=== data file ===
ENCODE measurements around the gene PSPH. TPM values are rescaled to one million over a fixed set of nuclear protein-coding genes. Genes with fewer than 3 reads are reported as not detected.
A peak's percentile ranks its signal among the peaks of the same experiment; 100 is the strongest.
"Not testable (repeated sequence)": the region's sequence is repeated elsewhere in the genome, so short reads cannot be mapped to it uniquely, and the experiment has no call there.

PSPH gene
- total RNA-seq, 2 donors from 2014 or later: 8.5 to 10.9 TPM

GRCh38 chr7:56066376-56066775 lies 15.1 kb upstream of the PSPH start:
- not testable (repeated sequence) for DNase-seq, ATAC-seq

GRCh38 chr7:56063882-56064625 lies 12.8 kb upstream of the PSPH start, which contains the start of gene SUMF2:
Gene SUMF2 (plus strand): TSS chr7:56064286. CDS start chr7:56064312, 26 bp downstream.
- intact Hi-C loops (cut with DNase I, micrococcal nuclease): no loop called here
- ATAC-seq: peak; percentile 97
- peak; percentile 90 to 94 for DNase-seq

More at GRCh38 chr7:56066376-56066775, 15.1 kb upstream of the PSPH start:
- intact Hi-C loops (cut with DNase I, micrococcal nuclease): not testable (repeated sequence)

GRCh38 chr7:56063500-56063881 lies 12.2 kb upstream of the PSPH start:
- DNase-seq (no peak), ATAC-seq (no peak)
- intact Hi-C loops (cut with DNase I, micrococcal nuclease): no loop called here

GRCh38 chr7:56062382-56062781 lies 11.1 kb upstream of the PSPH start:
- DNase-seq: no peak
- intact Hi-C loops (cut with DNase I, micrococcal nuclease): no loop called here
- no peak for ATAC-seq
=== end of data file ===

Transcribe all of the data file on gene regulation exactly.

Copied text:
ENCODE measurements around the gene PSPH. TPM values are rescaled to one million over a fixed set of nuclear protein-coding genes. Genes with fewer than 3 reads are reported as not detected.
A peak's percentile ranks its signal among the peaks of the same experiment; 100 is the strongest.
"Not testable (repeated sequence)": the region's sequence is repeated elsewhere in the genome, so short reads cannot be mapped to it uniquely, and the experiment has no call there.

PSPH gene
- total RNA-seq, 2 donors from 2014 or later: 8.5 to 10.9 TPM

GRCh38 chr7:56066376-56066775 lies 15.1 kb upstream of the PSPH start:
- not testable (repeated sequence) for DNase-seq, ATAC-seq

GRCh38 chr7:56063882-56064625 lies 12.8 kb upstream of the PSPH start, which contains the start of gene SUMF2:
Gene SUMF2 (plus strand): TSS chr7:56064286. CDS start chr7:56064312, 26 bp downstream.
- intact Hi-C loops (cut with DNase I, micrococcal nuclease): no loop called here
- ATAC-seq: peak; percentile 97
- peak; percentile 90 to 94 for DNase-seq

More at GRCh38 chr7:56066376-56066775, 15.1 kb upstream of the PSPH start:
- intact Hi-C loops (cut with DNase I, micrococcal nuclease): not testable (repeated sequence)

GRCh38 chr7:56063500-56063881 lies 12.2 kb upstream of the PSPH start:
- DNase-seq (no peak), ATAC-seq (no peak)
- intact Hi-C loops (cut with DNase I, micrococcal nuclease): no loop called here

GRCh38 chr7:56062382-56062781 lies 11.1 kb upstream of the PSPH start:
- DNase-seq: no peak
- intact Hi-C loops (cut with DNase I, micrococcal nuclease): no loop called here
- no peak for ATAC-seq